At least you need wifi-driver in your kernel. Look in my kernelrepo for your kernel-version and apply commits with [wifi] to your kernel-source. Add options to your config (see my defconfig) and build kernel. You need same wmt-tools/config as on debian and you can also use my wifi.sh

After doing some speed tests using this fork of OpenWRT I observed the bridge interface crashes and the ports have some timeouts. Below in the trace I saw in the serial console. I was forced so reboot in order to make the system work again.

 [  435.037261] ------------[ cut here ]------------
[  435.041881] WARNING: CPU: 2 PID: 0 at net/sched/sch_generic.c:320 dev_watchdog+0x158/0x224
[  435.050086] NETDEV WATCHDOG: eth0 (mtk_soc_eth): transmit queue 0 timed out
[  435.056994] Modules linked in: pppoe ppp_async pppox ppp_generic nf_conntrack_ipv6 mt76x2e mt76x2_common mt76x02_lib mt7603e mt76 mac80211 iptable_nat ipt_REJECT ipt_MASQUE
RADE cfg80211 xt_time xt_tcpudp xt_state xt_nat xt_multiport xt_mark xt_mac xt_limit xt_conntrack xt_comment xt_TCPMSS xt_REDIRECT xt_LOG xt_FLOWOFFLOAD slhc nf_reject_ipv4 nf
_nat_redirect nf_nat_masquerade_ipv4 nf_conntrack_ipv4 nf_nat_ipv4 nf_nat nf_log_ipv4 nf_flow_table_hw nf_flow_table nf_defrag_ipv6 nf_defrag_ipv4 nf_conntrack_rtcache nf_conn
track iptable_mangle iptable_filter ip_tables crc_ccitt compat ip6t_REJECT nf_reject_ipv6 nf_log_ipv6 nf_log_common ip6table_mangle ip6table_filter ip6_tables x_tables leds_gp
io ohci_platform ohci_hcd ehci_platform ehci_hcd gpio_button_hotplug
[  435.123492] CPU: 2 PID: 0 Comm: swapper/2 Not tainted 4.14.95 #0
[  435.129445] Hardware name: Mediatek Cortex-A7 (Device Tree)
[  435.134986] [<c010ee7c>] (unwind_backtrace) from [<c010af84>] (show_stack+0x10/0x14)
[  435.142672] [<c010af84>] (show_stack) from [<c05c467c>] (dump_stack+0x78/0x8c)
[  435.149841] [<c05c467c>] (dump_stack) from [<c0117414>] (__warn+0xe4/0x100)
[  435.156748] [<c0117414>] (__warn) from [<c0117468>] (warn_slowpath_fmt+0x38/0x48)
[  435.164173] [<c0117468>] (warn_slowpath_fmt) from [<c0500fd0>] (dev_watchdog+0x158/0x224)
[  435.172290] [<c0500fd0>] (dev_watchdog) from [<c0168980>] (call_timer_fn.constprop.3+0x28/0x94)
[  435.180919] [<c0168980>] (call_timer_fn.constprop.3) from [<c0168a68>] (expire_timers+0x7c/0x98)
[  435.189635] [<c0168a68>] (expire_timers) from [<c0168b00>] (run_timer_softirq+0x7c/0x160)
[  435.197746] [<c0168b00>] (run_timer_softirq) from [<c010155c>] (__do_softirq+0xe4/0x250)
[  435.205773] [<c010155c>] (__do_softirq) from [<c011bf44>] (irq_exit+0xac/0xf4)
[  435.212939] [<c011bf44>] (irq_exit) from [<c0155b7c>] (__handle_domain_irq+0xbc/0xe4)
[  435.220706] [<c0155b7c>] (__handle_domain_irq) from [<c0101440>] (gic_handle_irq+0x5c/0x90)
[  435.228989] [<c0101440>] (gic_handle_irq) from [<c010bb4c>] (__irq_svc+0x6c/0xa8)
[  435.236409] Exception stack(0xdf06ff88 to 0xdf06ffd0)
[  435.241418] ff80:                   00000002 c06d1a58 1ef93000 c01140c0 ffffe000 c0903c74
[  435.249529] ffa0: c0903c28 c092ded0 8000406a 410fc073 00000000 00000000 00000002 df06ffd8
[  435.257638] ffc0: c010842c c0108430 60000013 ffffffff
[  435.262650] [<c010bb4c>] (__irq_svc) from [<c0108430>] (arch_cpu_idle+0x34/0x38)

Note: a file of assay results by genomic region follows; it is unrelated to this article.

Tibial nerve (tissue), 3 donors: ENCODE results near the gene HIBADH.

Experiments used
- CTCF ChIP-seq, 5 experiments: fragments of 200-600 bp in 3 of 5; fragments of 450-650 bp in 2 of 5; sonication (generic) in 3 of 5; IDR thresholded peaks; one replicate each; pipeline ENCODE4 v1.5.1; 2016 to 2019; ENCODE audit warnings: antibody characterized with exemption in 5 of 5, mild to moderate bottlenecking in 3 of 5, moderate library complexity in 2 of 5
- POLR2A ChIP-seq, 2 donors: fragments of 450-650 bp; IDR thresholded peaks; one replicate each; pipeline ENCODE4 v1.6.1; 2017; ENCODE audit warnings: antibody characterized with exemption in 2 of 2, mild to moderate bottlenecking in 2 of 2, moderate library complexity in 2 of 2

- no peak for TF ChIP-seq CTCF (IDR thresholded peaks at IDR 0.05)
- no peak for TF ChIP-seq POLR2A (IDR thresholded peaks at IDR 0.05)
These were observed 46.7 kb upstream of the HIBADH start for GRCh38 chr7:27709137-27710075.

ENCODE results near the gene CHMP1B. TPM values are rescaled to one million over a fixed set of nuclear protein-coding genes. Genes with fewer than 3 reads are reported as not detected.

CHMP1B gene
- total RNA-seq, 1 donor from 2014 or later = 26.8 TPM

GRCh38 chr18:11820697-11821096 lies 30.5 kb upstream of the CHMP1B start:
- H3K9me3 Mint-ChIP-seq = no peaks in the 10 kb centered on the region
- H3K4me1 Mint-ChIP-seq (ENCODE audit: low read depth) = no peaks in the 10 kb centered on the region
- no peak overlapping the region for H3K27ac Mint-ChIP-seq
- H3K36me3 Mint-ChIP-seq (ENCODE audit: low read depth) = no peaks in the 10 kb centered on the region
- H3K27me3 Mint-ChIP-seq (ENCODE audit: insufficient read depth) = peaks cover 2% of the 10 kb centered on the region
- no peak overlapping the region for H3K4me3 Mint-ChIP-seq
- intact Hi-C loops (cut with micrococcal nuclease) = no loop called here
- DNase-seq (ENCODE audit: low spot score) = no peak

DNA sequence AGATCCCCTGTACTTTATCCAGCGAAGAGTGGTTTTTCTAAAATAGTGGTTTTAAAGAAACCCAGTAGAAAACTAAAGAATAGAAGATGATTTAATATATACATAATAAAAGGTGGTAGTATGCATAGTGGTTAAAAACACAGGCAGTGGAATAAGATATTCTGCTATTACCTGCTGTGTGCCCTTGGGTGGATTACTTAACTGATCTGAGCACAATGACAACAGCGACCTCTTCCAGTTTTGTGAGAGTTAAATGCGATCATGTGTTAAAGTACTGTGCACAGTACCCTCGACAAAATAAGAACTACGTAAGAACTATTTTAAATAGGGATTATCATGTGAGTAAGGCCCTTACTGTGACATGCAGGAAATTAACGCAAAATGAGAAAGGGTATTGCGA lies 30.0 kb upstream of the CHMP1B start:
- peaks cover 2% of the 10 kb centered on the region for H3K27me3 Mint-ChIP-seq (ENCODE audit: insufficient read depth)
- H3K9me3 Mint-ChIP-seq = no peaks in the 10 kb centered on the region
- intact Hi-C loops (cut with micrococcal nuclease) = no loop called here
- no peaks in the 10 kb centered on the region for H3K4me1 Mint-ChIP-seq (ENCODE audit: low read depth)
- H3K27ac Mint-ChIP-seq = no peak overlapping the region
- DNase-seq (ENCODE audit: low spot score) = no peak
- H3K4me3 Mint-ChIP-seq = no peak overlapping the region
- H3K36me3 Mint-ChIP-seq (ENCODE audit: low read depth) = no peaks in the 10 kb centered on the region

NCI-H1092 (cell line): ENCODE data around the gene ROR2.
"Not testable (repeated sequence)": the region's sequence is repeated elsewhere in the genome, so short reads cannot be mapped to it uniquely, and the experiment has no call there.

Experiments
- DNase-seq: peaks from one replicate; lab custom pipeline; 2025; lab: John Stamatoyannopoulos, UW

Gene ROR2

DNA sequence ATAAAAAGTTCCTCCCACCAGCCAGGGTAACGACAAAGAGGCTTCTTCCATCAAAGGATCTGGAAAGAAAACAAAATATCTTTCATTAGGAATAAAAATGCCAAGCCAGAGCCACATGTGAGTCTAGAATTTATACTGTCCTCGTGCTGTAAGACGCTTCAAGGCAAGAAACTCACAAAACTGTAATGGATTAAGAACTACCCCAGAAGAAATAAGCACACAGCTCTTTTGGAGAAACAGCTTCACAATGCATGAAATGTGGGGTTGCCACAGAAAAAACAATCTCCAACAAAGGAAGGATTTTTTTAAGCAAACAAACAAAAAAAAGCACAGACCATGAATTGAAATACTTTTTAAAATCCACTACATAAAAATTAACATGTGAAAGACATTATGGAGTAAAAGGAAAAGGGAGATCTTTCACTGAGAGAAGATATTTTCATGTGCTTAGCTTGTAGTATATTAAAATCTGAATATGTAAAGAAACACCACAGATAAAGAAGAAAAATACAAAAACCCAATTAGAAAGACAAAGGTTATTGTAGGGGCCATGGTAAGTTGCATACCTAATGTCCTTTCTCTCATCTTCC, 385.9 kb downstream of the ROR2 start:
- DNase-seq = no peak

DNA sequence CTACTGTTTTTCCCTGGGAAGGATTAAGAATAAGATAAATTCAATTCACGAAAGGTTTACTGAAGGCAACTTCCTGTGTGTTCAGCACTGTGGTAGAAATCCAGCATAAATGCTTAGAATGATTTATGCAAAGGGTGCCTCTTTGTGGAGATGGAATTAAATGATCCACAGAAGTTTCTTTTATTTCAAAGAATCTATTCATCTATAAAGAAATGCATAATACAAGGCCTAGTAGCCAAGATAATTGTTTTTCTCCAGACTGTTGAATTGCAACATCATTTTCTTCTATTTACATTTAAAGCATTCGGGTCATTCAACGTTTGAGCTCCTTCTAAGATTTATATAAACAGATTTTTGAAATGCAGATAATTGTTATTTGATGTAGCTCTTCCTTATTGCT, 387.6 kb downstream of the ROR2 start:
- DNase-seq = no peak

[  435.269989] [<c0108430>] (arch_cpu_idle) from [<c014af78>] (do_idle+0xa8/0x11c)
[  435.277240] [<c014af78>] (do_idle) from [<c014b270>] (cpu_startup_entry+0x18/0x1c)
[  435.284749] [<c014b270>] (cpu_startup_entry) from [<8010176c>] (0x8010176c)
[  435.291667] ---[ end trace 8f73a5d7abbb2d2e ]---
[  435.296256] mtk_soc_eth 1b100000.ethernet eth0: transmit timed out
[  435.302402] mtk_soc_eth 1b100000.ethernet eth1: transmit timed out

this is the transmit-timeout-issue from mtk-driver where i do not know how to reproduce and there is no fix till now…have written to some developers facing this issue and there are only workarounds like checking for the issue and restarting network. maybe some interrupts conflicting…

i hope this will be also fixed by phylink-changes because i expect that the problem is in wrong setup of mt7530-switch

I’ve seen this trace before. For me it was caused by 0027-net-next-mediatek-fix-DQL-support.patch, it is the same as you see here:

With this patch applied I got traces and port crashes like in your message seconds after starting up iperf or iperf3 tests. Reverted this patch and was able to stress-test with iperf for several days in a row. Thus this patch was removed from the tree. This leads us to a question: what were the exact steps you took to compile the image? Most importantly what was the commit sha you used as a base for compiling your image. This is important as I’ve got two R2 board on hands right now running OpenWRT image built from this fork codebase and there was no stability problems with them since the beginning of the June 2019.

TL/DR version is: you don’t. Use external AP with vendor-provided firmware to get stable and performant WiFi.

Long version: In general decoupling things like central network mini-servers/routers and disposable infrastructure elements like WiFi APs is a good idea. WiFi protocols get updated and WiFi security gets patched at a way faster pace compared to the speed upgrades we get at wired networking space. R2 is performant enough to be able to satisfy my routing and home server needs for approx 5-6 next years. On the other hand I had updated my 802.11n AP to 802.11ac AP in the end of last year and it is already sort-of obsolete as WiFi 6 (802.11ax) is on its way to public.

But even leaving this aside the built-in WiFi chip in R2 is known to be “brittle/tricky”: there are no upstream linux drivers for it, vendor-shipped drivers are buggy, AP setup process is non-standard, e.t.c. So better bet would be to get a mini-PCIEx WiFi module with a WiFI chipset that is known to be well-supported under linux and try your luck with it. I’ve seen reports on other forums of people having good results with external WiFi mini-PCIEx modules under Armbian. Try checking Armbian download/FAQ page for BPi R2 for more info.

Hi for compiling I was using the steps highlighted in the first post of this thread.

That trace appeared after I was doing some online speed tests (not iperf3) from a PC connected behind the BPI-R2 box.

What are the exact steps to check the commit sha ?